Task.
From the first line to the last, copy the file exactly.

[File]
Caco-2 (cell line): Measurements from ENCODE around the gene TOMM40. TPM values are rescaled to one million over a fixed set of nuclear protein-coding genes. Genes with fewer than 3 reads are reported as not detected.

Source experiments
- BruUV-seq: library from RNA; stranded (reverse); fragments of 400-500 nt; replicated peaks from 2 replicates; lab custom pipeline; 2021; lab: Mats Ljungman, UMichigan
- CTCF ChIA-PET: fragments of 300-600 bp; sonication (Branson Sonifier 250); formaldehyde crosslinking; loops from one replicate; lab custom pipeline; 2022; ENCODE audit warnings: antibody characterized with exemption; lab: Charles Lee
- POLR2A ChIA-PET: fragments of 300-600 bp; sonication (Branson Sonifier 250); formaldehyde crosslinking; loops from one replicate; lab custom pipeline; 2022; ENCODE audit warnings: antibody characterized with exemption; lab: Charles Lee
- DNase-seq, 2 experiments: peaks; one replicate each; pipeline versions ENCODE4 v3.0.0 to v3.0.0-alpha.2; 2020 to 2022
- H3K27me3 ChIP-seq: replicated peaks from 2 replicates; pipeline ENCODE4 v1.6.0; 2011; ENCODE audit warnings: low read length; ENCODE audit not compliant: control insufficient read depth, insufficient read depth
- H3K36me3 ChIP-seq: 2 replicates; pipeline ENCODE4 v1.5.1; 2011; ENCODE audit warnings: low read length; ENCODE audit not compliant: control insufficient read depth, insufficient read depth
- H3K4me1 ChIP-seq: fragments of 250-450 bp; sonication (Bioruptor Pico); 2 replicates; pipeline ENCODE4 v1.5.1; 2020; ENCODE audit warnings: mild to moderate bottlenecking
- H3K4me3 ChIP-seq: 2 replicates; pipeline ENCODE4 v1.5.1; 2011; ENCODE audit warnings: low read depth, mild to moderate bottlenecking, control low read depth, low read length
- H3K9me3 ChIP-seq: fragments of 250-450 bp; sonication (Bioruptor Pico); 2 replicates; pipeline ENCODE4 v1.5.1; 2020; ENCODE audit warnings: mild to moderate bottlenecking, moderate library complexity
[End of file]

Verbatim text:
Caco-2 (cell line): Measurements from ENCODE around the gene TOMM40. TPM values are rescaled to one million over a fixed set of nuclear protein-coding genes. Genes with fewer than 3 reads are reported as not detected.

Source experiments
- BruUV-seq: library from RNA; stranded (reverse); fragments of 400-500 nt; replicated peaks from 2 replicates; lab custom pipeline; 2021; lab: Mats Ljungman, UMichigan
- CTCF ChIA-PET: fragments of 300-600 bp; sonication (Branson Sonifier 250); formaldehyde crosslinking; loops from one replicate; lab custom pipeline; 2022; ENCODE audit warnings: antibody characterized with exemption; lab: Charles Lee
- POLR2A ChIA-PET: fragments of 300-600 bp; sonication (Branson Sonifier 250); formaldehyde crosslinking; loops from one replicate; lab custom pipeline; 2022; ENCODE audit warnings: antibody characterized with exemption; lab: Charles Lee
- DNase-seq, 2 experiments: peaks; one replicate each; pipeline versions ENCODE4 v3.0.0 to v3.0.0-alpha.2; 2020 to 2022
- H3K27me3 ChIP-seq: replicated peaks from 2 replicates; pipeline ENCODE4 v1.6.0; 2011; ENCODE audit warnings: low read length; ENCODE audit not compliant: control insufficient read depth, insufficient read depth
- H3K36me3 ChIP-seq: 2 replicates; pipeline ENCODE4 v1.5.1; 2011; ENCODE audit warnings: low read length; ENCODE audit not compliant: control insufficient read depth, insufficient read depth
- H3K4me1 ChIP-seq: fragments of 250-450 bp; sonication (Bioruptor Pico); 2 replicates; pipeline ENCODE4 v1.5.1; 2020; ENCODE audit warnings: mild to moderate bottlenecking
- H3K4me3 ChIP-seq: 2 replicates; pipeline ENCODE4 v1.5.1; 2011; ENCODE audit warnings: low read depth, mild to moderate bottlenecking, control low read depth, low read length
- H3K9me3 ChIP-seq: fragments of 250-450 bp; sonication (Bioruptor Pico); 2 replicates; pipeline ENCODE4 v1.5.1; 2020; ENCODE audit warnings: mild to moderate bottlenecking, moderate library complexity